Election Reform and Local Election Officials

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Eric A. Fischer
Nova Science Publishers, 2008 - Political Science - 87 pages
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Local election officials (LEOs) are critical to the administration of federal elections and the implementation of the Help America Vote Act of 2002 (HAVA,P.L. 107-252). Two surveys of LEOs were performed, in 2004 and 2006, by Texas A&M University; the surveys were sponsored and coordinated by the authors. Although care needs to be taken in interpreting the results, they may have implications for several policy issues, such as how election officials are chosen and trained, the best ways to ensure that voting systems and election procedures are sufficiently effective, secure, and voter-friendly, and whether adjustments should be made to HAVA requirements. Major results include the following: The demographic characteristics of LEOs differ from those of other government officials. Almost three-quarters are women, and 5% are minorities. Most do not have a college degree, and most were elected. Some results suggest areas of potential improvement such as in training and participation in professional associations. LEOs believed that the federal government has too great an influence on the acquisition of voting systems, and that local elected officials have too little. Their concerns increased from 2004 to 2006 about the influence of the media, political parties, advocacy groups, and vendors. LEOs were highly satisfied with whatever voting system they used but were less supportive of other kinds. However, their satisfaction declined from 2004 to 2006 for all systems except lever machines. They also rated their primary voting systems as very accurate, secure, reliable, and voter- and pollworker-friendly, no matter what system they used. However, the most common incident reported by respondents in the 2006 election was malfunction of a direct recording (DRE) or optical scan (OS) electronic voting system. The incidence of long lines at polling places was highest in jurisdictions using DREs. Most DRE users did not believe that voter-verified paper audit trails (VVPAT) should be required, but nonusers believed they should be. However, the percentage of DRE users who supported VVPAT increased in 2006, and most VVPAT users were satisfied with them. On average, LEOs mildly supported requiring photo identification for all voters, even though they strongly believed that it will negatively affect turnout and did not believe that voter fraud is a problem in their jurisdictions. LEOs believed that HAVA is making moderate improvements in the electoral process, but the level of support declined from 2004 to 2006. They reported that HAVA has increased the accessibility of voting but has made elections more complicated and has increased their cost. LEOs spent much more time preparing for the election in 2006 than in 2004. They also believed that the increased complexity of elections is hindering recruitment of pollworkers. Most found the activities of the Election Assistance Commission (EAC) that HAVA created only moderately beneficial to them. They were neutral on average about the impacts of the requirement for a statewide voter-registration database.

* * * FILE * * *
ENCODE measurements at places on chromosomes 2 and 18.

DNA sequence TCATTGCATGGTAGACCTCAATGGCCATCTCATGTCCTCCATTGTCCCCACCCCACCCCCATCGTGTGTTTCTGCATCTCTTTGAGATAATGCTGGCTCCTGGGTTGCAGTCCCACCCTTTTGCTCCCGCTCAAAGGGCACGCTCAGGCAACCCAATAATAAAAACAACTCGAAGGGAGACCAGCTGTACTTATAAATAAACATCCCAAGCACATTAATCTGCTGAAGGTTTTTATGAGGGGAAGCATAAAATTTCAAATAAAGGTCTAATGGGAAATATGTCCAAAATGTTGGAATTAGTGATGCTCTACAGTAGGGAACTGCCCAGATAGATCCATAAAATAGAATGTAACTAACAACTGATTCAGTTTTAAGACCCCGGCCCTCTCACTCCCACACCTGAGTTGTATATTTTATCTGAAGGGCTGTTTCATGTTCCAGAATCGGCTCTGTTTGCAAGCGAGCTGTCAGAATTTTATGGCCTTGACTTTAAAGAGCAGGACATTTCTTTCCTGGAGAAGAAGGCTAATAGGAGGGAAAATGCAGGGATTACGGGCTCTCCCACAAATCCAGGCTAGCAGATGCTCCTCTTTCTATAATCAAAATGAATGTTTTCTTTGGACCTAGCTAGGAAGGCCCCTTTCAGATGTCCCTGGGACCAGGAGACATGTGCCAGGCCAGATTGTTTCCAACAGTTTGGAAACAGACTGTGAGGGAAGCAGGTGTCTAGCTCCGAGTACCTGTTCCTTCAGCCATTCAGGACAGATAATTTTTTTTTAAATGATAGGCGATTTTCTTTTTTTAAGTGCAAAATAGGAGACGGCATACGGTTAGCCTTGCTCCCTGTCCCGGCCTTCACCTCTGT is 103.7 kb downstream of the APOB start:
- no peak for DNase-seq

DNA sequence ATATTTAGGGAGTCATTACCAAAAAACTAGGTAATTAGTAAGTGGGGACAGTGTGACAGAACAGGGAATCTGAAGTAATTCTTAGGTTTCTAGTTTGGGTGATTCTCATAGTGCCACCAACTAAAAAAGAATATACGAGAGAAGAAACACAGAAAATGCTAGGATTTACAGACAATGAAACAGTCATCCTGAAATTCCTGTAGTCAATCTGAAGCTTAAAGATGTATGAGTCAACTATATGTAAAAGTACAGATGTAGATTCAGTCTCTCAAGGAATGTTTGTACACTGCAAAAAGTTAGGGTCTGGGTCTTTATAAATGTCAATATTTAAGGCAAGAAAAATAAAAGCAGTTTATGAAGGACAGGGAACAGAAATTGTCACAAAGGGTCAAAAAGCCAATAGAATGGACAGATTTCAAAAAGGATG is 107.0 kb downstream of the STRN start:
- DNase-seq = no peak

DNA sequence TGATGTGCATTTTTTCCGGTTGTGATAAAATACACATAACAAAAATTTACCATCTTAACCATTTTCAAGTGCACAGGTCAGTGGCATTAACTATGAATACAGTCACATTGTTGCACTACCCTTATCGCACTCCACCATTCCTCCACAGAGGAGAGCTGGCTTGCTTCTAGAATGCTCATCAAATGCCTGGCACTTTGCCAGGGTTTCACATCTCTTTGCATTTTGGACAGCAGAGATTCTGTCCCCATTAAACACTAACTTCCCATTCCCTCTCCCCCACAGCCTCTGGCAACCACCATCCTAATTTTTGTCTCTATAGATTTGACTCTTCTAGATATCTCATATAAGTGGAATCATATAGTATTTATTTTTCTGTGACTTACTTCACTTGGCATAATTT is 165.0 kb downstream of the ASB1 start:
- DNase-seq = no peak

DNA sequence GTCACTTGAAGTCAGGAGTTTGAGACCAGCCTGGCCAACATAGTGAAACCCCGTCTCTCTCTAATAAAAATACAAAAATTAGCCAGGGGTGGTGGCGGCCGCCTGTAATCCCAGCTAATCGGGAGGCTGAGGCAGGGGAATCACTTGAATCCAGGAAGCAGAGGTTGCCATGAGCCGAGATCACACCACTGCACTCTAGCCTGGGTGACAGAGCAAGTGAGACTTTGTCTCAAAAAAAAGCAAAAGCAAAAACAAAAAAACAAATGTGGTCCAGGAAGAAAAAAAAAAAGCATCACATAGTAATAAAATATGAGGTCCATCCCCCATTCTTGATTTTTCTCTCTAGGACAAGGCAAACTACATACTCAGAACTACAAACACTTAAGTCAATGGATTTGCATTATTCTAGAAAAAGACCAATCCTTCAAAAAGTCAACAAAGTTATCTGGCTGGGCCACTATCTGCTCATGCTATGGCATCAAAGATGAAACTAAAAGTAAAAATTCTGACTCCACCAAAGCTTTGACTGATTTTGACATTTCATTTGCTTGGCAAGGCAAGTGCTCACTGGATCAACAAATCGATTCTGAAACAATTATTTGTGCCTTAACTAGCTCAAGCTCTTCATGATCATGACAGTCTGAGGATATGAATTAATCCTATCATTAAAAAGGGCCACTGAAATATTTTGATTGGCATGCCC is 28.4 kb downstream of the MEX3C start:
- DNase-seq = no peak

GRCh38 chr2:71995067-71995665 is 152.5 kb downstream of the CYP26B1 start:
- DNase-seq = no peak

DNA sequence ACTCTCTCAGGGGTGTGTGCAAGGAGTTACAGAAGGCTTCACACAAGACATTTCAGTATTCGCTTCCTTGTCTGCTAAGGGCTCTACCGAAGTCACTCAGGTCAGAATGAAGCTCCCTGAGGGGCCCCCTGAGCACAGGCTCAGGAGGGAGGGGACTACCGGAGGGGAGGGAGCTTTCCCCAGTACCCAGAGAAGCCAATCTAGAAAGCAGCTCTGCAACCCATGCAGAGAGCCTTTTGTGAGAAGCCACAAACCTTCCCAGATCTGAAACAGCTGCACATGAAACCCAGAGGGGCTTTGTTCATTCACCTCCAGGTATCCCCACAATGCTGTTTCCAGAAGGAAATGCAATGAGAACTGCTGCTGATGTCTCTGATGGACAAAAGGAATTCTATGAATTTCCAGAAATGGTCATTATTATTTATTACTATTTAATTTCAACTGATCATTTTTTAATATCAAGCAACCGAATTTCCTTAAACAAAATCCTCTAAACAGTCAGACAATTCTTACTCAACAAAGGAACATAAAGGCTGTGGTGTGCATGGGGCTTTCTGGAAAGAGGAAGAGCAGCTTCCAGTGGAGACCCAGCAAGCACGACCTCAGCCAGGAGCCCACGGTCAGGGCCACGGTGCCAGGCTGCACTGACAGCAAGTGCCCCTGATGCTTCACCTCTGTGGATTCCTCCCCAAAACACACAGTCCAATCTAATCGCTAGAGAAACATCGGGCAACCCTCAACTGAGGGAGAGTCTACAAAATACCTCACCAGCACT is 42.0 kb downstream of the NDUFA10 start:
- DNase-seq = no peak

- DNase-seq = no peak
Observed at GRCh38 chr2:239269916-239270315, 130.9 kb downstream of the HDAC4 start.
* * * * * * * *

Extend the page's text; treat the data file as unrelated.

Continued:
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Contents

Voting Systems
11
Election Administration Issues
49
Possible Caveats
63
Copyright

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